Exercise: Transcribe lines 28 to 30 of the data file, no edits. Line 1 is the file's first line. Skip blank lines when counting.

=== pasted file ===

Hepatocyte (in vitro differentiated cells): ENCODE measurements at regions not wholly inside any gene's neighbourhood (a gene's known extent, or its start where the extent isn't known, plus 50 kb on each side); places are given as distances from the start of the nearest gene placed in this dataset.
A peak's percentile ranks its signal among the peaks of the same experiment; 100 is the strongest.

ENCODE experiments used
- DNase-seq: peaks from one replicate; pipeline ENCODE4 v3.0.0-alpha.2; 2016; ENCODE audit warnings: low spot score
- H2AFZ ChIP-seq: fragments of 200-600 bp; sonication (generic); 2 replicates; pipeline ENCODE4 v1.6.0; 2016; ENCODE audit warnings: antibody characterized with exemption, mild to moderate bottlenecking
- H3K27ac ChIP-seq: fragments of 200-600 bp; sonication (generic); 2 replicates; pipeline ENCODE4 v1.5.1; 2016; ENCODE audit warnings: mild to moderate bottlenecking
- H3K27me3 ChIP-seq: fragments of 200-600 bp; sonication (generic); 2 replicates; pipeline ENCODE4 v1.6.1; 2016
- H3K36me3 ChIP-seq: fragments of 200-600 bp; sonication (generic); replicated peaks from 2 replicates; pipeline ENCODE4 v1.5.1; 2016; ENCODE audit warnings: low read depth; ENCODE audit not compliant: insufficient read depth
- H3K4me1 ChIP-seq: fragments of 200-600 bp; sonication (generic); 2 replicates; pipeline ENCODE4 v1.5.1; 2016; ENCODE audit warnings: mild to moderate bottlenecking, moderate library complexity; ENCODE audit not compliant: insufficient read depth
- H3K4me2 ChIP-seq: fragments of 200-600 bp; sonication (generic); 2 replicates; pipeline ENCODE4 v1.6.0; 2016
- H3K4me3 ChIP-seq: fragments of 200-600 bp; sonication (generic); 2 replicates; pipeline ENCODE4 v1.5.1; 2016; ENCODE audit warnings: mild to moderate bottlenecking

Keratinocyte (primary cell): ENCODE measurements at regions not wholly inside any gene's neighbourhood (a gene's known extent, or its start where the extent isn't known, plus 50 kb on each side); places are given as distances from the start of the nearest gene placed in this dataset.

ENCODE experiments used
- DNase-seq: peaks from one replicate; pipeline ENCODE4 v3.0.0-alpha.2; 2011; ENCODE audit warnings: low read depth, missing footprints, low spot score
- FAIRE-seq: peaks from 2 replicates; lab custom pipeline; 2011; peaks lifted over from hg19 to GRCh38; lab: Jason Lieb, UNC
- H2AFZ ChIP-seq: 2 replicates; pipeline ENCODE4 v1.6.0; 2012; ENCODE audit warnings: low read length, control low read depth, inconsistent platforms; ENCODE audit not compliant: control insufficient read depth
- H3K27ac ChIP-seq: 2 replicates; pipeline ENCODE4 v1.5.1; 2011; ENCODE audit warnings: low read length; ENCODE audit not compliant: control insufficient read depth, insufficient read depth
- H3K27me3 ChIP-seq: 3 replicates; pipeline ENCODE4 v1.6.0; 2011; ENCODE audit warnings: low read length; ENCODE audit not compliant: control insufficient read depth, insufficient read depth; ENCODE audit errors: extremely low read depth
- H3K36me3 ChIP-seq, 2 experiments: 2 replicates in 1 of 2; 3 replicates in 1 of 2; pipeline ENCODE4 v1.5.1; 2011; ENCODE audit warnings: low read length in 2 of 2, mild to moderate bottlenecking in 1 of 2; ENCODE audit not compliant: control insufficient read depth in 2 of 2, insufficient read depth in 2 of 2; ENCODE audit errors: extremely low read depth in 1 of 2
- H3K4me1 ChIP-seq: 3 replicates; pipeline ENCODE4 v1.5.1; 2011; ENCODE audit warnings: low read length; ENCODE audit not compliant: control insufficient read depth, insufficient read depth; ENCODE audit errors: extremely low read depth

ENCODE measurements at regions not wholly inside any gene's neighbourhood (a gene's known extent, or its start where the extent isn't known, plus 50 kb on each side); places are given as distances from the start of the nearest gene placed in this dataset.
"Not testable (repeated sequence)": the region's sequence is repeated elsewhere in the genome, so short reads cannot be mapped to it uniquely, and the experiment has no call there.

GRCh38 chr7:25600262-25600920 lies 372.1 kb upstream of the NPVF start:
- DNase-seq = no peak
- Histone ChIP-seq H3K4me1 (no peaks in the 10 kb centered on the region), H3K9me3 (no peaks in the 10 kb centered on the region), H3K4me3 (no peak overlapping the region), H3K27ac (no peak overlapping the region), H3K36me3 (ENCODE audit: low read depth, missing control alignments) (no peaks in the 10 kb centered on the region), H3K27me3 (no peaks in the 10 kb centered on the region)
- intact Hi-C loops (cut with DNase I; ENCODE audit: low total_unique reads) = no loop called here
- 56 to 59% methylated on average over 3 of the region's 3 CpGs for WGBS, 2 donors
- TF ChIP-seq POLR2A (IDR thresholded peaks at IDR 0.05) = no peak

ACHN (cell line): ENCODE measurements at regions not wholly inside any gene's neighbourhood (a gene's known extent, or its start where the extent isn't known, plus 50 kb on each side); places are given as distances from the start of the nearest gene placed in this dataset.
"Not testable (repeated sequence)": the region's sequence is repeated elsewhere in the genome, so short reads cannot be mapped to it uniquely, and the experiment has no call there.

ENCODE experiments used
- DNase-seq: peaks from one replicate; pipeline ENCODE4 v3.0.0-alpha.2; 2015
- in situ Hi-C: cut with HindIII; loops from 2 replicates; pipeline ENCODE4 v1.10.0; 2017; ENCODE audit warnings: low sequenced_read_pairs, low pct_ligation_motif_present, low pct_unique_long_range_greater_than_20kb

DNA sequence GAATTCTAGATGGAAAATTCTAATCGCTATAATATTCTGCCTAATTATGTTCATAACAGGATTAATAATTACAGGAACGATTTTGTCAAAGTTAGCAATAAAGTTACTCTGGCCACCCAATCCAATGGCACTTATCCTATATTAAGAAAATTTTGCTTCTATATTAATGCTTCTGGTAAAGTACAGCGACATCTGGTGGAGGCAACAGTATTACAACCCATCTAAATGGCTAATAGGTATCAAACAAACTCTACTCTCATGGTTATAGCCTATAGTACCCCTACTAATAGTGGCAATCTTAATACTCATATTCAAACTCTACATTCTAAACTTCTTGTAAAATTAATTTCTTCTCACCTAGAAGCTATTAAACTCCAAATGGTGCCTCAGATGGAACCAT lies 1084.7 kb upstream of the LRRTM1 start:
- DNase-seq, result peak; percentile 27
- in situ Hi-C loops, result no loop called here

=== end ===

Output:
- TF ChIP-seq POLR2A (IDR thresholded peaks at IDR 0.05) = no peak

ACHN (cell line): ENCODE measurements at regions not wholly inside any gene's neighbourhood (a gene's known extent, or its start where the extent isn't known, plus 50 kb on each side); places are given as distances from the start of the nearest gene placed in this dataset.
"Not testable (repeated sequence)": the region's sequence is repeated elsewhere in the genome, so short reads cannot be mapped to it uniquely, and the experiment has no call there.